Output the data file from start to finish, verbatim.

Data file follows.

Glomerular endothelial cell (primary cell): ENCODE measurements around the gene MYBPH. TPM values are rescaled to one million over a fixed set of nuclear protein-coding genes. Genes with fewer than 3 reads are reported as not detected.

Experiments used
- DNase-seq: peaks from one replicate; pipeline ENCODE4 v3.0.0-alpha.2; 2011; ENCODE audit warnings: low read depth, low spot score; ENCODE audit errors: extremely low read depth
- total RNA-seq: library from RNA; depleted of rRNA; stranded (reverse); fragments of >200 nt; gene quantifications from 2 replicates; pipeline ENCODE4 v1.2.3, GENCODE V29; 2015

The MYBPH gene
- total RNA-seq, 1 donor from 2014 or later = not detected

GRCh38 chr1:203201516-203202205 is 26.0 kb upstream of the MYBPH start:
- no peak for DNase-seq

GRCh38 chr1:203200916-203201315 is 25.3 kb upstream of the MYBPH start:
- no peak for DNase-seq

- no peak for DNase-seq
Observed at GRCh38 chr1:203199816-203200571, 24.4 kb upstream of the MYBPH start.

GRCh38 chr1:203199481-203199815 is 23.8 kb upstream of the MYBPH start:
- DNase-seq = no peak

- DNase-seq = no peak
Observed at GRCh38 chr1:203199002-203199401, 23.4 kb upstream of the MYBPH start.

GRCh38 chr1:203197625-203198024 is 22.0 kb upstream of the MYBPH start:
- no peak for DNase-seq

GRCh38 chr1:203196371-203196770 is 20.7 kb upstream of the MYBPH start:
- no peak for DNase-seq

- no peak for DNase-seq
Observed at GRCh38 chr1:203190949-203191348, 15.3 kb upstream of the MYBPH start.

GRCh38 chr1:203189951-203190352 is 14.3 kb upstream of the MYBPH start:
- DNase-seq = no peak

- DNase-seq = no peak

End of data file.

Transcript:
Glomerular endothelial cell (primary cell): ENCODE measurements around the gene MYBPH. TPM values are rescaled to one million over a fixed set of nuclear protein-coding genes. Genes with fewer than 3 reads are reported as not detected.

Experiments used
- DNase-seq: peaks from one replicate; pipeline ENCODE4 v3.0.0-alpha.2; 2011; ENCODE audit warnings: low read depth, low spot score; ENCODE audit errors: extremely low read depth
- total RNA-seq: library from RNA; depleted of rRNA; stranded (reverse); fragments of >200 nt; gene quantifications from 2 replicates; pipeline ENCODE4 v1.2.3, GENCODE V29; 2015

The MYBPH gene
- total RNA-seq, 1 donor from 2014 or later = not detected

GRCh38 chr1:203201516-203202205 is 26.0 kb upstream of the MYBPH start:
- no peak for DNase-seq

GRCh38 chr1:203200916-203201315 is 25.3 kb upstream of the MYBPH start:
- no peak for DNase-seq

- no peak for DNase-seq
Observed at GRCh38 chr1:203199816-203200571, 24.4 kb upstream of the MYBPH start.

GRCh38 chr1:203199481-203199815 is 23.8 kb upstream of the MYBPH start:
- DNase-seq = no peak

- DNase-seq = no peak
Observed at GRCh38 chr1:203199002-203199401, 23.4 kb upstream of the MYBPH start.

GRCh38 chr1:203197625-203198024 is 22.0 kb upstream of the MYBPH start:
- no peak for DNase-seq

GRCh38 chr1:203196371-203196770 is 20.7 kb upstream of the MYBPH start:
- no peak for DNase-seq

- no peak for DNase-seq
Observed at GRCh38 chr1:203190949-203191348, 15.3 kb upstream of the MYBPH start.

GRCh38 chr1:203189951-203190352 is 14.3 kb upstream of the MYBPH start:
- DNase-seq = no peak

- DNase-seq = no peak